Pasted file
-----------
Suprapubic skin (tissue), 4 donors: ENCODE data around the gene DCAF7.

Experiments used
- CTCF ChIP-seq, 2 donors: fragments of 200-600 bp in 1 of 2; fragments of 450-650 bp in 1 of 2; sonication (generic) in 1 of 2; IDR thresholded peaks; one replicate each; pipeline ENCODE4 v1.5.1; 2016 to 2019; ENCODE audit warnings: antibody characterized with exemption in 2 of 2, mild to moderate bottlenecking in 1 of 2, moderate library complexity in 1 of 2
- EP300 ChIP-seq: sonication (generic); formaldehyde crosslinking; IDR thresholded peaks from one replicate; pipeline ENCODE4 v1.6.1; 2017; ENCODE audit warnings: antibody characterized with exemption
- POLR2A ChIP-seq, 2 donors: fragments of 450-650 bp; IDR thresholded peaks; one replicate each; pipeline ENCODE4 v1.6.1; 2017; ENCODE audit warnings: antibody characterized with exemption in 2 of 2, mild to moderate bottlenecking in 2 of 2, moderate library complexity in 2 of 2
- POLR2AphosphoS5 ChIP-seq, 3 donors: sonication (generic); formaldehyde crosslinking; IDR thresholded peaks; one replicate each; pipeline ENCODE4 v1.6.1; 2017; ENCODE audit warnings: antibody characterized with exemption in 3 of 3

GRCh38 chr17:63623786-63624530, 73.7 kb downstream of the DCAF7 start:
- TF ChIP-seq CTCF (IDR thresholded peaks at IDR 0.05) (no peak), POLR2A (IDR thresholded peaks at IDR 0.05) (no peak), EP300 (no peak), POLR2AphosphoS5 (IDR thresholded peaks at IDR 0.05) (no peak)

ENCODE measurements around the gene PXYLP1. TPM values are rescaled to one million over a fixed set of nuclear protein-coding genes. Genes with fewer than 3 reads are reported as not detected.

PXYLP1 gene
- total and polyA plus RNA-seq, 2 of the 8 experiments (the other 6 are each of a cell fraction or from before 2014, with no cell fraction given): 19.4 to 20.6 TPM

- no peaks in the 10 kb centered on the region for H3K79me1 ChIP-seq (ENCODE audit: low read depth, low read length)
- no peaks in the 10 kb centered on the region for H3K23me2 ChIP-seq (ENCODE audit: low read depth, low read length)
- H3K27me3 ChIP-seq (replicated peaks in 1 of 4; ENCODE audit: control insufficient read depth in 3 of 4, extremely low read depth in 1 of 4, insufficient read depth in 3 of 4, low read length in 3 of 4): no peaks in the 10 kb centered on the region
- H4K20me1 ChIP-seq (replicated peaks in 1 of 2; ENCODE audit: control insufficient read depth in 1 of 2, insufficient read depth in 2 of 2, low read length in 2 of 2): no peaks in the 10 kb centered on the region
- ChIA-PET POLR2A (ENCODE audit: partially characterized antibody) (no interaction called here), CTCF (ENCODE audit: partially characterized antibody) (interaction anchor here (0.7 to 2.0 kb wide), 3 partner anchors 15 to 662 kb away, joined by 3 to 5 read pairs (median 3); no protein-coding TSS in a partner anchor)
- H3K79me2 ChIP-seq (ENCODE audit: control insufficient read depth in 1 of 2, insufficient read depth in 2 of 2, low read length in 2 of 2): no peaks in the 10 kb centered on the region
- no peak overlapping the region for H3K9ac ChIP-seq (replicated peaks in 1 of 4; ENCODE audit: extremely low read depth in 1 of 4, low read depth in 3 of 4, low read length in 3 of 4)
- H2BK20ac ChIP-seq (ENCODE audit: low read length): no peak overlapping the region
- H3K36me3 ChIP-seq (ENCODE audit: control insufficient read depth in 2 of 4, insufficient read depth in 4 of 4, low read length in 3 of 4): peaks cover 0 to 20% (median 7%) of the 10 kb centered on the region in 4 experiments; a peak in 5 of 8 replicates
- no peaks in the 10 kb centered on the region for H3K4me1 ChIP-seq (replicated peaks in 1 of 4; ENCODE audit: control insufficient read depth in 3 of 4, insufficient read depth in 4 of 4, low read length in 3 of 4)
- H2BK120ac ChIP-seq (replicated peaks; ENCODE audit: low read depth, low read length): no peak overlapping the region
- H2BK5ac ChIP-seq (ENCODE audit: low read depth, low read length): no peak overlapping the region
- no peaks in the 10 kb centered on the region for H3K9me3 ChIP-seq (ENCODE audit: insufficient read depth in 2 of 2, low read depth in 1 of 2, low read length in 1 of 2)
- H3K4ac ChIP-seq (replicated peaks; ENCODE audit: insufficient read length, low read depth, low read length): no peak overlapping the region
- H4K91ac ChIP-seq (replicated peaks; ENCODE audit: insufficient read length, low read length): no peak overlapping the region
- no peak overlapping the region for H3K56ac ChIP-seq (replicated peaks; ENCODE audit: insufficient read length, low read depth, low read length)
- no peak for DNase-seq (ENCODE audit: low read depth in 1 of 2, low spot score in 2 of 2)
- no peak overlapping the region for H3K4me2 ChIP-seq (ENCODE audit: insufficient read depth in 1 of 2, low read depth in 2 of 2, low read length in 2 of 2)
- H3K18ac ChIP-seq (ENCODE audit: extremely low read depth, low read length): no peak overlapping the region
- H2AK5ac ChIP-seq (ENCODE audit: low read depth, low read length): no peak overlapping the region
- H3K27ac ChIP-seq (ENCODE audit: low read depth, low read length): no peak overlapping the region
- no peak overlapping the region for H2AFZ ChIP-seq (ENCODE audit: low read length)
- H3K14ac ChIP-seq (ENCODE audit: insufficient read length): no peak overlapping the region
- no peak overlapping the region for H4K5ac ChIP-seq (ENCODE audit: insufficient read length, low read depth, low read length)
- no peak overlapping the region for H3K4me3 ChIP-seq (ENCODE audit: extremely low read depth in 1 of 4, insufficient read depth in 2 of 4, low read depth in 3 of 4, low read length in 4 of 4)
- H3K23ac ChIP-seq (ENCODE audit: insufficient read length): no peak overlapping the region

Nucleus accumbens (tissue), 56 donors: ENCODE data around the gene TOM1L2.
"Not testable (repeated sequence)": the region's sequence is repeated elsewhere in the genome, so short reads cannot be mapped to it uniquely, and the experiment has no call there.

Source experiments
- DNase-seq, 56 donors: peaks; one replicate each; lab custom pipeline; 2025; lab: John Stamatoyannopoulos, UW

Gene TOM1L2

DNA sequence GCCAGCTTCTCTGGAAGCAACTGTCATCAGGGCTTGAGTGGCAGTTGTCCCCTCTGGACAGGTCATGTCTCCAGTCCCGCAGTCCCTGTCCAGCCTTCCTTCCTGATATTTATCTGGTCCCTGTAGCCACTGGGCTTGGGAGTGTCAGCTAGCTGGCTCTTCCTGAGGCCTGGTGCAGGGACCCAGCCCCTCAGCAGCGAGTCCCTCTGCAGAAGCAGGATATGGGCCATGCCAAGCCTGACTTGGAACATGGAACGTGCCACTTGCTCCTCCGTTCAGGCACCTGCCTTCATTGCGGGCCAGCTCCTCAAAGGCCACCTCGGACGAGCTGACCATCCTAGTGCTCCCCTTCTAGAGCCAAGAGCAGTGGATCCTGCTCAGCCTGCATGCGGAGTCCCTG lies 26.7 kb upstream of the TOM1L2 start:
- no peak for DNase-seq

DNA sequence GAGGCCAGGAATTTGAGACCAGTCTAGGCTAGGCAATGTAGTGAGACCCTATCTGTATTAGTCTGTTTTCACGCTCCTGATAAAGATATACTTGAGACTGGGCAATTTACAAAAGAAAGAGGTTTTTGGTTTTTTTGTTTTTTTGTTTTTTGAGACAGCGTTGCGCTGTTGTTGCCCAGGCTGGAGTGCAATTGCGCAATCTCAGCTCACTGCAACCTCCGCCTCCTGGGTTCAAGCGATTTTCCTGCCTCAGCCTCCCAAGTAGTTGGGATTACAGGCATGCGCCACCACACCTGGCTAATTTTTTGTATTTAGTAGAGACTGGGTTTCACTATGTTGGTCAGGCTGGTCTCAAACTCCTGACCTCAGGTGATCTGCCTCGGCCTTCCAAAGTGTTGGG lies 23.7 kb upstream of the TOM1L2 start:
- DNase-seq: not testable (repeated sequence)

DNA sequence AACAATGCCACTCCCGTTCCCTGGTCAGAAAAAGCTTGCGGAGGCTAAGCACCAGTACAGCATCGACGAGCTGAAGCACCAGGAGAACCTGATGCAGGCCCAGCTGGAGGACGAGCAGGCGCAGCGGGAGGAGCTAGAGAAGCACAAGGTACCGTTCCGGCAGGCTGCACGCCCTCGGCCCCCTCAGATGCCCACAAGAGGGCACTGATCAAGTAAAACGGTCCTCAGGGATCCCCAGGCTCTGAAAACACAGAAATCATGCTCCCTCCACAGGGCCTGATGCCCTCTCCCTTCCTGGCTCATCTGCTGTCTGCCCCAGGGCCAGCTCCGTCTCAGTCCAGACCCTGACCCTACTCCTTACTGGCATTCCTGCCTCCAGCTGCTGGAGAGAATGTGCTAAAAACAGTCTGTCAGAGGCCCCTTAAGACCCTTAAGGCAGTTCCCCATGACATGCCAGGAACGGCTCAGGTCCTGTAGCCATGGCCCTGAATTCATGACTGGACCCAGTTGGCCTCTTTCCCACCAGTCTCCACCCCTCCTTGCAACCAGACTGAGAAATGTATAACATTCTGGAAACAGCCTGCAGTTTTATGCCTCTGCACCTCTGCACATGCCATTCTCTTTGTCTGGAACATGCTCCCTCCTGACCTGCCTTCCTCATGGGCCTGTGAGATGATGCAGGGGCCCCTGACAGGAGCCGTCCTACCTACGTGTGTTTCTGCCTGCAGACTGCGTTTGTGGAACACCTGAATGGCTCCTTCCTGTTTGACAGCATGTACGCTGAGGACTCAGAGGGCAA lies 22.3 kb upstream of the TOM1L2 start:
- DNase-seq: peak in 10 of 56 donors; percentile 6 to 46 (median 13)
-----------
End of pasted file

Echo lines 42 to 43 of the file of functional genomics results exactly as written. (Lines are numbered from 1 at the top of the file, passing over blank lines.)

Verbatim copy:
Gene TOM1L2

DNA sequence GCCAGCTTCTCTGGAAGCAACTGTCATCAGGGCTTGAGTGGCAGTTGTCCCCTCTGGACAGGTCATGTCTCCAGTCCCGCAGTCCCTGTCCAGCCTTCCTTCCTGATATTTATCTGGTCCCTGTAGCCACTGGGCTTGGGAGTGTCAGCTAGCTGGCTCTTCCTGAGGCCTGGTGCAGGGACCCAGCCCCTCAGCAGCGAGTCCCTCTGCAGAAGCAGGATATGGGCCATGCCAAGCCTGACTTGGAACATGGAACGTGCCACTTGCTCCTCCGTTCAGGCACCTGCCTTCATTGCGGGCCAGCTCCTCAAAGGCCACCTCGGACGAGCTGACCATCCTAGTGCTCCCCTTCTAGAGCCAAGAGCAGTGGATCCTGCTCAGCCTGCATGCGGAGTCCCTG lies 26.7 kb upstream of the TOM1L2 start: